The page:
It’s the start of the New Year, and I’m catching up over coffee with an old friend. All is well, until the inevitable New Year’s resolutions conversation comes up. “I really want to lose ten pounds,” she says, and suddenly her nonfat, sugar free vanilla latte feels much more intimidating. My heart picks up, and I immediately start debating even finishing the rest of my caramel macchiato. The all-too-familiar buzzing in my thighs and stomach returns, along with thoughts like, “God, I’m fat” and “I should have gone to the gym yesterday.” While my friend’s comment may not have seemed overtly rude or out of the ordinary, to a girl like me who’s struggled with Body Dysmorphic Disorder (BDD) and unhealthy eating mannerisms, it’s salt to the wound.
My eating disorder was about feeling in control while the world felt out of control. Being happy for me was directly tied to being pretty and thin—I was not worth happiness unless I was the thinnest person in the room. I spent years of my life seeing every “flaw” on my body and beating myself up for it. If I didn’t feel like going to the gym, I hated myself for being so lazy, and if I didn’t eat a salad for dinner instead of a burger, I beat myself up for being a glutton. I ate one meal a day for years because I felt that if I ate on my own I would eat too much. When I exercised, it was until I saw spots or felt too dizzy to continue. I even took to hitting myself when a part of my body felt unacceptable.
Constantly seeing this fear of “fat” in our society conjured up the same fear within me. I’ve never been what society considers fat, but that’s never stopped me from feeling that way. While I’d admire other girls’ curves as beautiful, my own felt threatening—as if I was a complete failure if I wasn’t model-thin. Every fluctuation of the scale would chip away at my self-esteem, no matter how hard I’d try not to let it. I fought my body to be something it was never meant to be, and to be honest, I never saw a difference in my appearance. At my lowest, underweight size, I saw myself as exactly the same as when I was at my heaviest, yet healthy size. I felt I was justified in my opinion of myself because that’s what I saw—and if you can’t trust your own eyes, what can you trust?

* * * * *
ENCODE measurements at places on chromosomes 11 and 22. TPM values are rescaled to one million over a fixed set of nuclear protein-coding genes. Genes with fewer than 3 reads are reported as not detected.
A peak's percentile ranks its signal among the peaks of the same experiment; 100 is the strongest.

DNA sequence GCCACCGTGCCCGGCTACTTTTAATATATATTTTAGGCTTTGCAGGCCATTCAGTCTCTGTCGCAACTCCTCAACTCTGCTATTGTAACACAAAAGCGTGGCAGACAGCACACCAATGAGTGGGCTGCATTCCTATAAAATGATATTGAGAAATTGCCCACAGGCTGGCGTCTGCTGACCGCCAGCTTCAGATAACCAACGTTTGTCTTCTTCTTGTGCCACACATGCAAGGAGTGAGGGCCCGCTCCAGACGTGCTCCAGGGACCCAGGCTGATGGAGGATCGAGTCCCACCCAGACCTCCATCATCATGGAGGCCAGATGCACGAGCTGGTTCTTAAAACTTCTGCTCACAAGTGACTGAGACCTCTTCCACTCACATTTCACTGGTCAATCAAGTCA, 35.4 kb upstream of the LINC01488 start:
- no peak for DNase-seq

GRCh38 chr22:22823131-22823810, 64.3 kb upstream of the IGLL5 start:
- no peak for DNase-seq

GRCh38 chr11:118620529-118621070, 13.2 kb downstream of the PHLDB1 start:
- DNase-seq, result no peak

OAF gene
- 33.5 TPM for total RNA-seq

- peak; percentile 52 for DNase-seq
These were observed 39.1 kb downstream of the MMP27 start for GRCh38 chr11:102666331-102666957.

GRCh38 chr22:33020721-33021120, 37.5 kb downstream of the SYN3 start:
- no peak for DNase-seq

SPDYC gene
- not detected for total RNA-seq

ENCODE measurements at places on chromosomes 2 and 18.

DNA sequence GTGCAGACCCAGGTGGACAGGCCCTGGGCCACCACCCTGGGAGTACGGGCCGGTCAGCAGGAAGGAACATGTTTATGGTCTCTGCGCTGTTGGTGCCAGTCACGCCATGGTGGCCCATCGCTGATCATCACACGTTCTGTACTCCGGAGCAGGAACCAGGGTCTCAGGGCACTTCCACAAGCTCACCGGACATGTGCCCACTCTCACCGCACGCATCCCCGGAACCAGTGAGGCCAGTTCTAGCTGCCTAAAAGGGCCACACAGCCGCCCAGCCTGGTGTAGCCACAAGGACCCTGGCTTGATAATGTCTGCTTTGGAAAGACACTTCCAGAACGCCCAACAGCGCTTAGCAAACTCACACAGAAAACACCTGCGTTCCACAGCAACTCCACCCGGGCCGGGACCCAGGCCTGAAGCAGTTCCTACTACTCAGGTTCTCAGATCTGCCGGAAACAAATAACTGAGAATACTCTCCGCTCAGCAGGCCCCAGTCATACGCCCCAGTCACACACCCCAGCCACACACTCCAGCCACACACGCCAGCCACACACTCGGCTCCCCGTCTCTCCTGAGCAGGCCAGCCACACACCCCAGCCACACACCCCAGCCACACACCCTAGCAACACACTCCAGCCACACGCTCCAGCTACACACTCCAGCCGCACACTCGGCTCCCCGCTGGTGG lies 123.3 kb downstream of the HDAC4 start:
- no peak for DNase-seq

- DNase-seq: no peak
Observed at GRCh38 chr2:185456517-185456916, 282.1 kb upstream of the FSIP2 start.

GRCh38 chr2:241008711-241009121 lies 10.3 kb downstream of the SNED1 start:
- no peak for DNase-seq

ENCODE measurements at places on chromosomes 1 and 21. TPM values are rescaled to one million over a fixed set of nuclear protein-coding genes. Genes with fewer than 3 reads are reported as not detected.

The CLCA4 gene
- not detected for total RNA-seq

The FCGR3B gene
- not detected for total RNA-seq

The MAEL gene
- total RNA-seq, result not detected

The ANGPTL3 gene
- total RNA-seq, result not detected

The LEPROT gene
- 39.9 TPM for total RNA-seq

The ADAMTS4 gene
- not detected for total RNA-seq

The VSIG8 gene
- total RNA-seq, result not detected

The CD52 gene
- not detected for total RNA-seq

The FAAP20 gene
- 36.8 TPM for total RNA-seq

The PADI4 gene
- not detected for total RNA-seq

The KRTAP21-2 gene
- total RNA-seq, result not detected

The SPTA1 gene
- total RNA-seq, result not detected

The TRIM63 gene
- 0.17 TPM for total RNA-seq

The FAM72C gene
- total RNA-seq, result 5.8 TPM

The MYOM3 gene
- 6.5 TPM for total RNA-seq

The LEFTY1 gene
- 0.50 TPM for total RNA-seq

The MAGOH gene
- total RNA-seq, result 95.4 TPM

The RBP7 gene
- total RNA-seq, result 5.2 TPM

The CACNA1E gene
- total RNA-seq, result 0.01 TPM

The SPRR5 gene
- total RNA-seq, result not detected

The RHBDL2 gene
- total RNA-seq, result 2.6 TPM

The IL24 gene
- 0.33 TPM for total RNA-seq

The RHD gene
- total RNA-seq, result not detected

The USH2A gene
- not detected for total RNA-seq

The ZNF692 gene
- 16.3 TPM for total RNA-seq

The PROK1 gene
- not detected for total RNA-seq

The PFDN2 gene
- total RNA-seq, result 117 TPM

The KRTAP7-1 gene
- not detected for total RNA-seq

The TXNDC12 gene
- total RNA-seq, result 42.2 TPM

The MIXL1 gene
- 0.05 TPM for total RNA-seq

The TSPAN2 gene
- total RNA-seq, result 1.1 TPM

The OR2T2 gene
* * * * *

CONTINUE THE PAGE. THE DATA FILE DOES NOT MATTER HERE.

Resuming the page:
In a society so obsessed with looks and achieving the “perfect body,” eating disorders and negative body image run rampant. It can be so easy to get caught up in the cycle of indulgence, guilt, and dieting. This is a fairly normalized routine in our culture, with ads after Christmas telling you it’s time to “lose the holiday weight” and Instagram celebrities advertising laxative teas that are meant to “cleanse” your body of any “bad” food you’ve eaten. We’re so used to ultra-filtered, photoshopped images that anything normal seems wrong. If you have stretch marks or cellulite, you’re considered a “before”—someone who is a work in progress and should not feel happy in their own skin.
This constant, hateful narrative shapes the way we see the world and what we think is beautiful. It also shapes our words and how we talk about people and their bodies, as well as weight gain and weight loss; weight gain is to be feared, while weight loss is to be celebrated. So despite the media’s extremely damaging effects, real-life people and their attitudes toward health and fitness have consistently had the greatest effect on my attitudes toward body image and food. Your words have a huge impact on the people around you, and you should try to be aware of the attitudes you’re encouraging when you speak. We are people, not bodies, so make sure your language reflects that. And If my saying that I can’t listen to you talk about your 2-week cardio boot camp or your fat percentage to calorie ratio is rude, I really don’t care. I have to put my own recovery first, and that means standing up for myself and what I can handle.
I’m finally starting to get to a place where I feel comfortable with who I am. Instead of intense cardio, which triggers my competitive, unhealthy tendencies, I practice yoga, which focuses on bettering yourself and learning to love your body. Instead of restricting and eating bland, tasteless foods for every meal, I’m starting to let myself enjoy food again and listen to my body and what it wants. But don’t get me wrong; I’m nowhere near perfect. And it’s taken me years to get to the point where I could even eat a piece of cake on my birthday without wanting to die. This is a very sensitive time for my body image, and I have to be careful what kind of media I view and what kind of people I surround myself with to ensure that I don’t send myself into yet another spiral of self-loathing and obsession, and that has to include speaking up or leaving the room if you start in about your diet. So next time you’re wanting to talk about your new gym routine or diet, please consider who you’re talking to and try to be understanding.